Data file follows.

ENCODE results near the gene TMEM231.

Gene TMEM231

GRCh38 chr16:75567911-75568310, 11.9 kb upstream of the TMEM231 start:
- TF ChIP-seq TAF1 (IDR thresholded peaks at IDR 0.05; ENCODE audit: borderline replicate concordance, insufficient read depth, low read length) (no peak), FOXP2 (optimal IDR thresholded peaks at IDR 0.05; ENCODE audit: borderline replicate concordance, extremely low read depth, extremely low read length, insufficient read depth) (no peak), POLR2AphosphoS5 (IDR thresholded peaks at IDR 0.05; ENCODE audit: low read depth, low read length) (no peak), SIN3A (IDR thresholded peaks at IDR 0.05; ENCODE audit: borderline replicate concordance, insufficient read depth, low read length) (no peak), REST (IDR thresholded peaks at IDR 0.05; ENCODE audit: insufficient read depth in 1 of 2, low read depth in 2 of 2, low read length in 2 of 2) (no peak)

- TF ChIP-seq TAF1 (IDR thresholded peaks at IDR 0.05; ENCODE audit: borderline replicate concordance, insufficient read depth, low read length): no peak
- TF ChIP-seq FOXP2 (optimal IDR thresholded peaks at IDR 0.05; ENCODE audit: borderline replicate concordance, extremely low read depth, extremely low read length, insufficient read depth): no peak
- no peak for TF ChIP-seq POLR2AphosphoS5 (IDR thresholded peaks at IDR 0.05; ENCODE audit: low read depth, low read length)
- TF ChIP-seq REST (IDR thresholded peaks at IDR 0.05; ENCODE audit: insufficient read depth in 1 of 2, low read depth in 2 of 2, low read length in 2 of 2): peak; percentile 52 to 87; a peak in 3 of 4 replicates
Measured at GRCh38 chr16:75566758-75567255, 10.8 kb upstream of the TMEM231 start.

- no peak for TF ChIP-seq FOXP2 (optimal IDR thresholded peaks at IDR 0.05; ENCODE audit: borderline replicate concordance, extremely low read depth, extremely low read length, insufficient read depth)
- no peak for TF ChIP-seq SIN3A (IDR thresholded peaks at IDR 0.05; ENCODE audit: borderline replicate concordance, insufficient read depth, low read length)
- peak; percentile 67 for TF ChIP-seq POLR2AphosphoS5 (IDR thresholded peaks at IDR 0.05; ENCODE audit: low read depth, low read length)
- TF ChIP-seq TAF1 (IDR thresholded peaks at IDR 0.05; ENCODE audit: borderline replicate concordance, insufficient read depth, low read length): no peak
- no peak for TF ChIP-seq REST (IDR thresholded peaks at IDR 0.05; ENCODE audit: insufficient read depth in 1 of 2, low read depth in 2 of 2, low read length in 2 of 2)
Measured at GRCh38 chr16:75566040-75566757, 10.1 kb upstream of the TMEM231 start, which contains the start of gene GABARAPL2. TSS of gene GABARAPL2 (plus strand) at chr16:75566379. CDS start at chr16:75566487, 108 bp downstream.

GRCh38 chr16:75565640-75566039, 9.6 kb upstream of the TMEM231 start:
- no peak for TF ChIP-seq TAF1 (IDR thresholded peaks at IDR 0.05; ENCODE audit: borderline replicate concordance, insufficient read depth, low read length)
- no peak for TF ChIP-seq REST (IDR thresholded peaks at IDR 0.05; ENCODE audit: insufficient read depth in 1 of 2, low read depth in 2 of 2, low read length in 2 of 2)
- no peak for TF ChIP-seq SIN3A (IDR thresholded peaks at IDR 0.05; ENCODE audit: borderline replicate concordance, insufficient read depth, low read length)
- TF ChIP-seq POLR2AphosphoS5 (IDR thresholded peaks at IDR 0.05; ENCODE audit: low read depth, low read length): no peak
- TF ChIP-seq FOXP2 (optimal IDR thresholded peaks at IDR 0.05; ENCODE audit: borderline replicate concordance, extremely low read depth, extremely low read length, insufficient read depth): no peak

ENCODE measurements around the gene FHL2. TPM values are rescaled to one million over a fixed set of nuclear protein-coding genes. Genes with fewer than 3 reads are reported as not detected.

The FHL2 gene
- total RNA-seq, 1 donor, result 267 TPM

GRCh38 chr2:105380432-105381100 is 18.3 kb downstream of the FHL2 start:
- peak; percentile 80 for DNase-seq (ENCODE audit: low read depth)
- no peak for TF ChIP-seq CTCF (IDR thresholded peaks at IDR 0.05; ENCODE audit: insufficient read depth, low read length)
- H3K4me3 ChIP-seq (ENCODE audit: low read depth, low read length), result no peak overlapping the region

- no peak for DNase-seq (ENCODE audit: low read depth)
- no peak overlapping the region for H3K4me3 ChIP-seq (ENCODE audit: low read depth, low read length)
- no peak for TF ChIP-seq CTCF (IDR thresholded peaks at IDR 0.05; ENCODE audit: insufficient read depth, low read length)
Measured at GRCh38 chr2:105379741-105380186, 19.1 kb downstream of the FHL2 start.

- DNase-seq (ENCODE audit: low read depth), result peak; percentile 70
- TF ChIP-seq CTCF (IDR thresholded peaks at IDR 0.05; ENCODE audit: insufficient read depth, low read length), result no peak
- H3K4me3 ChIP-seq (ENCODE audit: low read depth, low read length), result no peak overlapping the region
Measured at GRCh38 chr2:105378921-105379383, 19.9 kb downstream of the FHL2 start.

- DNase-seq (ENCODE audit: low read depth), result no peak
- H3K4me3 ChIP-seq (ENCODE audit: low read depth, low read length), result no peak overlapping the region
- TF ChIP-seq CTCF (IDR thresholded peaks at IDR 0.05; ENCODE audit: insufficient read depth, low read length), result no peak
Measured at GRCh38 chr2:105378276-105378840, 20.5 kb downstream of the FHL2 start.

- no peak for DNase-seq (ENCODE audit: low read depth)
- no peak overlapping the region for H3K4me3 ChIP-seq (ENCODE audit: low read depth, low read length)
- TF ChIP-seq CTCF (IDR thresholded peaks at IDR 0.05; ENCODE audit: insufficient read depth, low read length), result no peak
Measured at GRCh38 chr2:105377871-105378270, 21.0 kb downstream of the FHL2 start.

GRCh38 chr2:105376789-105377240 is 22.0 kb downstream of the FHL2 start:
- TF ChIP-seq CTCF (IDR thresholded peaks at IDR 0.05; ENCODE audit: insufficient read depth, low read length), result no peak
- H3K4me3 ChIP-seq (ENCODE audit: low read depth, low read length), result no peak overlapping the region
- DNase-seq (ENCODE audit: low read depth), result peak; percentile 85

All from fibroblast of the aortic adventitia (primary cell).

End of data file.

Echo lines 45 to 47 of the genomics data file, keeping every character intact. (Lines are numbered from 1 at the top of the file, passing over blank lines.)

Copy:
GRCh38 chr2:105376789-105377240 is 22.0 kb downstream of the FHL2 start:
- TF ChIP-seq CTCF (IDR thresholded peaks at IDR 0.05; ENCODE audit: insufficient read depth, low read length), result no peak
- H3K4me3 ChIP-seq (ENCODE audit: low read depth, low read length), result no peak overlapping the region